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2021 Indiana General Assembly

Melton championing first Indiana minimum wage increase since 2009

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State Sen. Eddie Melton, D-Gary, is leading an effort this year at the Statehouse to increase Indiana's $7.25 per hour minimum wage for the first time in 12 years.

The two-term senator has filed legislation to boost the lowest legal pay rate in the state to $10 per hour on Jan. 1, 2022, and by an additional $1 per hour each year until the minimum wage reaches $15 per hour on Jan. 1, 2027.

His chances of success are slim, however, since the Republican-controlled Legislature and Republican Gov. Eric Holcomb have different ideas for improving the lives of some of the hardest working — but lowest paid — Hoosiers.

Indiana Senate Democrats 2021 agenda announcement

For Melton, raising the minimum wage simply is an issue of fairness.

He said the costs of housing, transportation, child care, food, and nearly every other necessity of life have increased 20% or more since 2009, while the minimum wage has remained unchanged.

Even just adjusting the $7.25 per hour rate to account for more than a decade of inflation would put the minimum wage at $8.64 per hour, according to the Federal Reserve Bank.

"It's long past due for action," Melton said. "I truly believe that Indiana can and should do better."

Moreover, the Region lawmaker said the willingness of minimum wage "essential workers" to remain on the job amid the COVID-19 pandemic more than justifies a meaningful increase to their paychecks and Indiana's minimum wage.

"During this pandemic, our working Hoosiers kept our groceries stores open, delivered our food and our packages during the quarantine, cleaned our stores and even our offices just to keep us safe," Melton said.

"We can't just simply show our gratitude by saying 'thank you.' We also should show it by fighting for them to increase their wages to a livable wage."

Melton said the need for a higher minimum wage is particularly acute in Northwest Indiana where businesses are competing for workers with companies across the state line where the minimum wage is $14 per hour in Chicago, $13 per hour in suburban Cook County, and $11 per hour elsewhere in Illinois.

At the very least, Melton said Hoosier lawmakers should repeal the 2011 law prohibiting Indiana counties, cities and towns from setting a local minimum wage that's higher than the federal rate.

"This is an unnecessary and harmful statute that tramples on the rights of small government and does nothing to move our state forward," Melton said.

A different perspective

For Holcomb, the goal is to get Hoosiers entirely out of minimum wage jobs using state-funded job training and education programs that propel them into careers that have both upward mobility and "future-proof" characteristics.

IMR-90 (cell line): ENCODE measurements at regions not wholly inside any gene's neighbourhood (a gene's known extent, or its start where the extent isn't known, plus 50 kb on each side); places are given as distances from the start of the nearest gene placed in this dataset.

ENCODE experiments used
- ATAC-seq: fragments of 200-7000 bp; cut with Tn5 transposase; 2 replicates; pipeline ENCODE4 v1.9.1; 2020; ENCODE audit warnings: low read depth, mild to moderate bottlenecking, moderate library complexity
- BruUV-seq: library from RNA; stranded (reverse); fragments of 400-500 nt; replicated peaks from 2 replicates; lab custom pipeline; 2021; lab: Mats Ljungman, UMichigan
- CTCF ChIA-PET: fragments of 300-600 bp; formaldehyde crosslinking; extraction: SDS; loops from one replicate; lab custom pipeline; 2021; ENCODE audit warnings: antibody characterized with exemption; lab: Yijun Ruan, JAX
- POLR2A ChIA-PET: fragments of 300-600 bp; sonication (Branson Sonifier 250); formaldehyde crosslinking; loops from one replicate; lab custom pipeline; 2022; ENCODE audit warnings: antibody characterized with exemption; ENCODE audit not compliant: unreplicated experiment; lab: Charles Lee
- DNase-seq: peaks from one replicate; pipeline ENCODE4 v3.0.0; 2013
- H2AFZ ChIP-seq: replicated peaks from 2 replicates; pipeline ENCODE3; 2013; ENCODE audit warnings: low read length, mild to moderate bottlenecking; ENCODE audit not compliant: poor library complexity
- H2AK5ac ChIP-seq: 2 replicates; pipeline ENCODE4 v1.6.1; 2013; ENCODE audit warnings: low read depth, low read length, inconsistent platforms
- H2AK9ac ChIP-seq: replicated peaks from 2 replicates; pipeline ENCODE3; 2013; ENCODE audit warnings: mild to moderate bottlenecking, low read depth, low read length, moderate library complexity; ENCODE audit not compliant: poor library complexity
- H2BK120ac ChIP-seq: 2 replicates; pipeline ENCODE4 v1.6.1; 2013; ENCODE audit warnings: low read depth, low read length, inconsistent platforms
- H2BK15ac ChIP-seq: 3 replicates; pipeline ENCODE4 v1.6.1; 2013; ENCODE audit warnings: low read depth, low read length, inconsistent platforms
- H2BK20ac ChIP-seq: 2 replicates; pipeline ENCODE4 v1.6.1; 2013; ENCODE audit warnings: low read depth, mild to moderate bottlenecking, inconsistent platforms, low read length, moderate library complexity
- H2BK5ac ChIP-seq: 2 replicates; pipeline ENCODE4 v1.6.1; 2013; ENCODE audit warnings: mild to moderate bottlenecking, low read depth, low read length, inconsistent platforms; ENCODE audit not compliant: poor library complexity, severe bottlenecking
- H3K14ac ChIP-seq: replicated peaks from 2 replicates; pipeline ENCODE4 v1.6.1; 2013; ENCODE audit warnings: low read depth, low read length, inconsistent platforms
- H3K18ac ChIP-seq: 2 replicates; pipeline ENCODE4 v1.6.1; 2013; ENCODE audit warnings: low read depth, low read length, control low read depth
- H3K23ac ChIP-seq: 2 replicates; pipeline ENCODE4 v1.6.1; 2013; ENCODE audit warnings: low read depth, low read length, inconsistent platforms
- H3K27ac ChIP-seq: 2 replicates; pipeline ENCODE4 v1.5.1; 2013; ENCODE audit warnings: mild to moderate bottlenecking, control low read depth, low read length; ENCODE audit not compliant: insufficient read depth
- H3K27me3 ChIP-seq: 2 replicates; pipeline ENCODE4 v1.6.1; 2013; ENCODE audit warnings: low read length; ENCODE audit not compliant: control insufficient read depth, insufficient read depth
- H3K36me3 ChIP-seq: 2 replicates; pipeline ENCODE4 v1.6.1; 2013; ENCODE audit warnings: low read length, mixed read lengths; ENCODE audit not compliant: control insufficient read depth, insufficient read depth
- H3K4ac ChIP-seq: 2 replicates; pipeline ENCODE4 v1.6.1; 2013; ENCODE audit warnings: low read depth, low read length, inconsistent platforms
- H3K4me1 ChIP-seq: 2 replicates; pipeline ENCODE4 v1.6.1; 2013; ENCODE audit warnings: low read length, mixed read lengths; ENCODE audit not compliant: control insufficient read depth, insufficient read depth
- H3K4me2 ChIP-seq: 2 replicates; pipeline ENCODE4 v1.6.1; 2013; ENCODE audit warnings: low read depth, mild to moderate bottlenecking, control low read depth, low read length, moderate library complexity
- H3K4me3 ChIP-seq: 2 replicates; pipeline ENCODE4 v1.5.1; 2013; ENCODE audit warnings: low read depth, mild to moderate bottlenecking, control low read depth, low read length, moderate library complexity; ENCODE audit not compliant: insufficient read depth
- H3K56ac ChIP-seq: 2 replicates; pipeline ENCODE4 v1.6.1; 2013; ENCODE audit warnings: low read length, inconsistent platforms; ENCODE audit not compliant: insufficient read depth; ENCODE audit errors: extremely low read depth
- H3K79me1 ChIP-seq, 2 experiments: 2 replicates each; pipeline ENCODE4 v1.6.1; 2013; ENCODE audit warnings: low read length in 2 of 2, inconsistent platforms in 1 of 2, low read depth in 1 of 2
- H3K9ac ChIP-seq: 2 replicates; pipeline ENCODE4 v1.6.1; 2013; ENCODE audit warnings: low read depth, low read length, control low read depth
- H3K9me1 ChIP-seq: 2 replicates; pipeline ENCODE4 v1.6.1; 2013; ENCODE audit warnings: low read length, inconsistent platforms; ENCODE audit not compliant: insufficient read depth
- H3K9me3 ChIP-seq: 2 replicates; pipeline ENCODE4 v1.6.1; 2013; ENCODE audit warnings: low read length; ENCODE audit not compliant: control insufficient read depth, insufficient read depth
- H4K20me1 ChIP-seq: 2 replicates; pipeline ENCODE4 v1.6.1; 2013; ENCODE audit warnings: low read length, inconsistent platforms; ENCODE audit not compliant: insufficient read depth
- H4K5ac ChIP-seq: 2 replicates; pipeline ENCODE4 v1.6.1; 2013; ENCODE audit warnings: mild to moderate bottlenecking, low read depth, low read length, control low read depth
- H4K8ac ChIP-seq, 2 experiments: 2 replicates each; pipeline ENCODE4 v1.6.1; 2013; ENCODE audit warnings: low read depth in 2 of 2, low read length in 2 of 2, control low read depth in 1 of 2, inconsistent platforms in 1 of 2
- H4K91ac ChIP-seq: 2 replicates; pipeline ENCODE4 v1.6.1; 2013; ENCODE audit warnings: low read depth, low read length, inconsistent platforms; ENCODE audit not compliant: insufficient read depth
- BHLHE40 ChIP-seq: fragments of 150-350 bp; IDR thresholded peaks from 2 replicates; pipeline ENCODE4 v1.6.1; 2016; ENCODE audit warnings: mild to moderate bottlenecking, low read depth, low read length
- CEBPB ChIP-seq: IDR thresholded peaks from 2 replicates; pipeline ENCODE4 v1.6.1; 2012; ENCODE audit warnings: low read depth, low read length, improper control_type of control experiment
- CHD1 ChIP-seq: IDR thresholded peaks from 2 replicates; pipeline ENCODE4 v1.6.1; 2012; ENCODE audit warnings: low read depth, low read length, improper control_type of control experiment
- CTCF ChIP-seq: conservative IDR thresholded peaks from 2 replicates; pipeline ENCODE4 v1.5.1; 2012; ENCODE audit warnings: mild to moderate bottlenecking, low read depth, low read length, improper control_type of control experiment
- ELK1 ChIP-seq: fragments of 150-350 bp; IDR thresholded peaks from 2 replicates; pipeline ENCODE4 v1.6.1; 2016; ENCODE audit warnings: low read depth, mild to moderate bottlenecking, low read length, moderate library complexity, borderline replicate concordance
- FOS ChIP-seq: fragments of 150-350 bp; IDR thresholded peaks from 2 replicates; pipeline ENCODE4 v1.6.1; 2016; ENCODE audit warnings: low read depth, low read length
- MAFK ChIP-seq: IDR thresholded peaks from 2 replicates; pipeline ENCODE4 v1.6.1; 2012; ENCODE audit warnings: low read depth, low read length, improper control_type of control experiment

"We have so many, right now, opportunities that are way north of the minimum wage opportunities," Holcomb said. "I'm trying to fill jobs at $28 an hour. Some are $65 an hour."

The Republican chief executive said Hoosiers interested in those types of jobs should visit the NextLevelJobs.org website to connect to no-cost training programs in advanced manufacturing, building and construction, health and life sciences, information technology and business services, and transportation and logistics.

State lawmakers have allocated $4 million a year to fund the Indiana Workforce Ready Grants that pay for training programs. That money was supplemented last year by $20 million in federal funds provided through the CARES Act.

"What I don't want people to be caught up in is tethered to some appeal to a minimum expectation of anything in their life," Holcomb said. "Especially while we have resources here to help folks with the opportunities that are out there now."

In response, Melton said the problem isn't that minimum wage workers in Indiana lack job skills — they just need a livable wage.

He said the focus should be on "ensuring that folks can afford to live in their homes or their apartments, pay for child care, and not be in a debtor's prison in terms of not being able to afford their living expenses."

The governor said he recognizes not every person working a minimum wage job in Indiana has the time, resources, skills or sobriety to participate in a training program that leads to a higher paying job.

But he pointed out Indiana offers free or low-cost health care coverage, drug treatment programs, child care assistance and myriad other programs and services — many linked to job training programs — that can help on their way to a better life.

"I don't want folks to feel they only have one option, and it's a minimum expectation. I want people to strive for the maximum," Holcomb said.

"That's what's on my agenda. That's what I'm going to be trying to promote."

Meet the 2021 Northwest Indiana legislative delegation

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